Defining the Future

Future can be a scary word. A word that’s thrown around way too much between the years of 17 to about 22-years-old.

Every college student is always thinking about that one word.

The future.

So when questions and second thoughts arise, we as college students are quick to panic about our dangling future.

Kaci Johnson is all too familiar with that panic. Although she may be 22-years-old, Kaci’s considered a sophomore at Simpson College because of many defining moments in the past three years.

“I had my heart set on being a nurse since I was really little. My dream job was to work at St. Jude Children’s Hospital helping kids,” Kaci said.

So, that’s how she started, attending Mercy College as a nursing student in the fall of 2014… but not for long. After her first semester at Mercy, Kaci transferred to DMACC, where she studied nursing until the spring of 2016. She then took a break from school that next fall.

“During my semester off, I had started working at Methodist Hospital in downtown Des Moines as a patient care tech on the colon/rectal floor. I remember having 14 patients one night, and you’re expected to walk each of them three times and do vitals twice in an eight hour shift. It’s a really tiring job, and that’s when I realized that’s not what I wanted to do with my life.”


Struggling to find her niche, Kaci took a personal inventory of her qualities and interests.

“I have a real passion for kids, and I knew I needed to do something I was interested in. That’s when I started to look at what Simpson had to offer.”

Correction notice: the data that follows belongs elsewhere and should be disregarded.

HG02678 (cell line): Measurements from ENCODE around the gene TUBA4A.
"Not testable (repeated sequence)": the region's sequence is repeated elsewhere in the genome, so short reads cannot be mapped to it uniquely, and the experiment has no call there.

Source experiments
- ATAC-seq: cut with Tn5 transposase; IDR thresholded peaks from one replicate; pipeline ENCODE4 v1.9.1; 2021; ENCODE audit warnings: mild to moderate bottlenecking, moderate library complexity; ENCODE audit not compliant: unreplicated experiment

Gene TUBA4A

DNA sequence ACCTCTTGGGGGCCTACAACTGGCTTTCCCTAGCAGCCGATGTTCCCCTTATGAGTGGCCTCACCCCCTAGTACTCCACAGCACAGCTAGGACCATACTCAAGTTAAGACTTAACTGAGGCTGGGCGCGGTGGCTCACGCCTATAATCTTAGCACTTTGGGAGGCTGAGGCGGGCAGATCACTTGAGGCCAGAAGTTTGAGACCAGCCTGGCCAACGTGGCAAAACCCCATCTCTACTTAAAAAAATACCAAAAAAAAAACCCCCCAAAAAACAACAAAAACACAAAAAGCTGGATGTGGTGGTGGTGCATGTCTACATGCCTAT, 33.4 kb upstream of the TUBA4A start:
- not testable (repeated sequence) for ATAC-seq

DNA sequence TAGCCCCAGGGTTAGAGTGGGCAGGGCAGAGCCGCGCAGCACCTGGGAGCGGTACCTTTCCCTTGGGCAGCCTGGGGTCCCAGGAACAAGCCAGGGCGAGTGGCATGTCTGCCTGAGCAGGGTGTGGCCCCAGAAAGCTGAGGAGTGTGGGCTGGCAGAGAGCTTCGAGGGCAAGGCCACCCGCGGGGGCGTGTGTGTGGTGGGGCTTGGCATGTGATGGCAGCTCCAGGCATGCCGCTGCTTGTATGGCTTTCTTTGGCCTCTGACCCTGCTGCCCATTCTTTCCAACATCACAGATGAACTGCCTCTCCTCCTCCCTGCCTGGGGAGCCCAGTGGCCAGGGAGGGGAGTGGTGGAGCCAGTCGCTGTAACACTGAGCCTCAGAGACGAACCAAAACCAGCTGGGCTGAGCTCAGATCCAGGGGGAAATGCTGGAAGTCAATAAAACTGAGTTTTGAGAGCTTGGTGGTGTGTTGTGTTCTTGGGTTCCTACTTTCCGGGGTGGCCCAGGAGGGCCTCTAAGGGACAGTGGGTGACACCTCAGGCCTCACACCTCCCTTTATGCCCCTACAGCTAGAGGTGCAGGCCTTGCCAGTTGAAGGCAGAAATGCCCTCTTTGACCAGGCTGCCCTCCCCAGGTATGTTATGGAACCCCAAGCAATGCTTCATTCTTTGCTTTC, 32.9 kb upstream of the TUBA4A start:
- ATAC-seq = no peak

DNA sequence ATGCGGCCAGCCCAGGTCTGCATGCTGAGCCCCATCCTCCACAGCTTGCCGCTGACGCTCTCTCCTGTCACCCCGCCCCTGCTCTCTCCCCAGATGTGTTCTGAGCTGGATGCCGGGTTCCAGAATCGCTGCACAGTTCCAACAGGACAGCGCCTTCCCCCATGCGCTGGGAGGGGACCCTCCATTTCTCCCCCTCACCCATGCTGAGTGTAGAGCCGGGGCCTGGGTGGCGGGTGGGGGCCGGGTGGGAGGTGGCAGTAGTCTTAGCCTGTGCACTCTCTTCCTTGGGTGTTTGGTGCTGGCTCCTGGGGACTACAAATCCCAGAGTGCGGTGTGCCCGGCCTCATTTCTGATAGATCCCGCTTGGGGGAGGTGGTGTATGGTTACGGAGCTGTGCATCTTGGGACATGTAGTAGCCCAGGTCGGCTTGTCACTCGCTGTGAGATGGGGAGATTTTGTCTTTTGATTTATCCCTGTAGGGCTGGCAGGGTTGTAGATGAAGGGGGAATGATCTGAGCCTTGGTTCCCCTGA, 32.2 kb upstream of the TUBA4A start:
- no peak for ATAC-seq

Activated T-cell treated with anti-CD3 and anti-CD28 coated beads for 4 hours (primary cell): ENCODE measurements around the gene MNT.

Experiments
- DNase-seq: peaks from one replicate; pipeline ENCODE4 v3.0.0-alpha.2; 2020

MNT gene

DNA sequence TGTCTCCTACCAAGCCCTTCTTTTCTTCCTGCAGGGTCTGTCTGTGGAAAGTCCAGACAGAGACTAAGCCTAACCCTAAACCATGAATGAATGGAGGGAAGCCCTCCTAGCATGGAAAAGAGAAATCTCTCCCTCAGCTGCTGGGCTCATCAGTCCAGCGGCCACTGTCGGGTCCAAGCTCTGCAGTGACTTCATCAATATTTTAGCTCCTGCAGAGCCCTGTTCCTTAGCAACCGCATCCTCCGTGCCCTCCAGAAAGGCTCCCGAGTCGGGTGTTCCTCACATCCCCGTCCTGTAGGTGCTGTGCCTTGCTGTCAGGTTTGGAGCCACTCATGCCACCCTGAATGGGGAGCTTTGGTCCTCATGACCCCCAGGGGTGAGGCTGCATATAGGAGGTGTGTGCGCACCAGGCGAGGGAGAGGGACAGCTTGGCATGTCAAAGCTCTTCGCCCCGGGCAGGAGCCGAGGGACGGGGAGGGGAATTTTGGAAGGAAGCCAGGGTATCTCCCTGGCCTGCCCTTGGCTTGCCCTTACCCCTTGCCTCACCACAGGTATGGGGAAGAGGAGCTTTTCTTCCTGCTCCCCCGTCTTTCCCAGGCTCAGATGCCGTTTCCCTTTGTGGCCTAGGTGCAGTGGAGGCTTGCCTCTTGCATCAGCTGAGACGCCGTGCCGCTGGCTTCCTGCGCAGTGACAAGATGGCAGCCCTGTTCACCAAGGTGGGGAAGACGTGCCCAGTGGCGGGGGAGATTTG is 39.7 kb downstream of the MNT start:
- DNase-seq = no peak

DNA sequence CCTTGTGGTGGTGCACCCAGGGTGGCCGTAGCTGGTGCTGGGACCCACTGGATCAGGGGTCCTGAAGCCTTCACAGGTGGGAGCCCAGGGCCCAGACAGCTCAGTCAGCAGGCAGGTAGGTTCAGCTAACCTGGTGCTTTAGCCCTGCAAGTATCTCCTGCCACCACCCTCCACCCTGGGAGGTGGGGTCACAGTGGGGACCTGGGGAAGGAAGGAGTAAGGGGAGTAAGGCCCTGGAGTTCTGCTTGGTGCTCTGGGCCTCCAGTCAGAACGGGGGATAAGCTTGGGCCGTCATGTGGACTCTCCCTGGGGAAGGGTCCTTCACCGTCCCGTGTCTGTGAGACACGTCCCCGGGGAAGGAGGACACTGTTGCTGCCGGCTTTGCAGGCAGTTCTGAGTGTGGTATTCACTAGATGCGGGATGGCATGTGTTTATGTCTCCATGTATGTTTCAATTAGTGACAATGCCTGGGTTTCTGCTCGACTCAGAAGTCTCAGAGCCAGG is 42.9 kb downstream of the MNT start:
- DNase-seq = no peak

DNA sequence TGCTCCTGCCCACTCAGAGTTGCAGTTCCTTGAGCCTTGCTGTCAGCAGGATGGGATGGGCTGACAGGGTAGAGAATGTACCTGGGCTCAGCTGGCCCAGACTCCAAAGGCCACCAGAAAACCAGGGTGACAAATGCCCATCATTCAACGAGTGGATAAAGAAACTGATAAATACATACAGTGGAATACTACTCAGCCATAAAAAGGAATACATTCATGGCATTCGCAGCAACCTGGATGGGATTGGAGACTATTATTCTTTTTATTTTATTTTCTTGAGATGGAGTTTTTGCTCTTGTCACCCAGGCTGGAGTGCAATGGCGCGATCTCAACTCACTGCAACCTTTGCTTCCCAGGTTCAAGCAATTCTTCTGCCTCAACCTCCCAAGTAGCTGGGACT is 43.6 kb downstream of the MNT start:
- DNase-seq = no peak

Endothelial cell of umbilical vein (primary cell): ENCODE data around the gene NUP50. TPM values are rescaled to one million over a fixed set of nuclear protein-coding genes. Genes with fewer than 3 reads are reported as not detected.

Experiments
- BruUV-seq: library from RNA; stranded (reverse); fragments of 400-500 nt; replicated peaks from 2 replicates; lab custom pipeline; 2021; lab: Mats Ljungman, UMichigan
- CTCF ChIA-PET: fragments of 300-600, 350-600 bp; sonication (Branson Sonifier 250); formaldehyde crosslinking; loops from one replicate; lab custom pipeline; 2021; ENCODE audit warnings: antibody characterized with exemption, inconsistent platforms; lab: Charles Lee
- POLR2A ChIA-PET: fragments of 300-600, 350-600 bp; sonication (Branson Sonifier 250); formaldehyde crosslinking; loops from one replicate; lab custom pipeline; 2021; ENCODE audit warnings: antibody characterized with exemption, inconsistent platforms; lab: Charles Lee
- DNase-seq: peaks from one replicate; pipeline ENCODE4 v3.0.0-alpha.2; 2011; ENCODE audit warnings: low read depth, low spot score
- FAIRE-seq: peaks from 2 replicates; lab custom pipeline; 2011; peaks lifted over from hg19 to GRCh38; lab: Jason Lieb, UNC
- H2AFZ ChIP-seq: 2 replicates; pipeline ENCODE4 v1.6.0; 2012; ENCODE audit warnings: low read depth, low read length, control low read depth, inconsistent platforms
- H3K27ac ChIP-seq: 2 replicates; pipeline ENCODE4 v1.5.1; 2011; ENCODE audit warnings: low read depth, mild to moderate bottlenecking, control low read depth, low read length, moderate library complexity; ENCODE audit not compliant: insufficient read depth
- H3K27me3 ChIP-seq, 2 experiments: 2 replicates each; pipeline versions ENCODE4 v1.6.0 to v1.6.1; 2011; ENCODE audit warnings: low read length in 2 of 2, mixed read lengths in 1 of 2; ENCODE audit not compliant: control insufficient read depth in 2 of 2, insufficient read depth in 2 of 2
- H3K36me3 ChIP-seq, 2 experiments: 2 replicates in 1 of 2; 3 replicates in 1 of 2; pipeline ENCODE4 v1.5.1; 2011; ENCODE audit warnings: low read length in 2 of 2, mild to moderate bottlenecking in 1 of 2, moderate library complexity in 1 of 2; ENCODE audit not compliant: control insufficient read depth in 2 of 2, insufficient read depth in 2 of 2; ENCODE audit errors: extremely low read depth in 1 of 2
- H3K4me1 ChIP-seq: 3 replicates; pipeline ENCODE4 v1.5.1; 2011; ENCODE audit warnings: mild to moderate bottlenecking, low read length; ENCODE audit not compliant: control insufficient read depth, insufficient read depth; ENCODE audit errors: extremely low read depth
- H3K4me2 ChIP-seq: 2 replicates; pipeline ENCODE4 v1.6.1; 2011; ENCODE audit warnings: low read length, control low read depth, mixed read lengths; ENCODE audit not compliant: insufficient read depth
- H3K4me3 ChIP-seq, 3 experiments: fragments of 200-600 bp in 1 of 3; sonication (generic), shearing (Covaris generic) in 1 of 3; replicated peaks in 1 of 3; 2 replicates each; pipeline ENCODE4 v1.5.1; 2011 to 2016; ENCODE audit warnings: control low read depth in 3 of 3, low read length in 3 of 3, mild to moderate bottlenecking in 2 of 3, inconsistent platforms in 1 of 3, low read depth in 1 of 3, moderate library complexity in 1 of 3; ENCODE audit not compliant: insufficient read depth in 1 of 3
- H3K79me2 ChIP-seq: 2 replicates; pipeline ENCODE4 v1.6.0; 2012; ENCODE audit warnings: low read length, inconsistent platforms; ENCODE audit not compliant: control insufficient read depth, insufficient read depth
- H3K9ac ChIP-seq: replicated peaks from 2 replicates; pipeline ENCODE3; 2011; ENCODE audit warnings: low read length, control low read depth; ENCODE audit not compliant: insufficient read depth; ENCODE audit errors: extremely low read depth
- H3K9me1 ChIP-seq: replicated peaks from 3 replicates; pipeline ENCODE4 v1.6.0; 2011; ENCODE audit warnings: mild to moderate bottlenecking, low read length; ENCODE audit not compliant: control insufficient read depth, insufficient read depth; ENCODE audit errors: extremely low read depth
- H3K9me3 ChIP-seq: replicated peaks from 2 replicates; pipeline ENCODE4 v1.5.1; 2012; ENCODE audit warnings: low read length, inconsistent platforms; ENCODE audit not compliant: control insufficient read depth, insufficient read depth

Kaci started attending Simpson in the fall of 2017 pursuing a degree in elementary education. Since then, she’s joined Best Buddies and has become a member of the Pi Beta Phi sorority. Through these groups, she has made friends and memories that will last her a lifetime.

“I was really looking forward to coming here, but also really nervous because I was completely changing my major and attending yet another different school. But it’s been really, really good.”

Kaci’s not the first, and surely won’t be the last, to feel stuck – whether that’s in a major or in a school. But how many students have the desire to change? How many want to put in the work to be happy? Kaci easily could have taken the easy way out, sticking with her nursing degree to make things a little less complicated.

But she knew she wouldn’t be happy there. She knew that wasn’t the future she wanted to make for herself.

So, she did something about it.

How many of us are willing to put in the work to MAKE our future? Our future doesn’t define us, we define it!

“It was tough, but I’m a lot happier than I was. I know I made the right change.”




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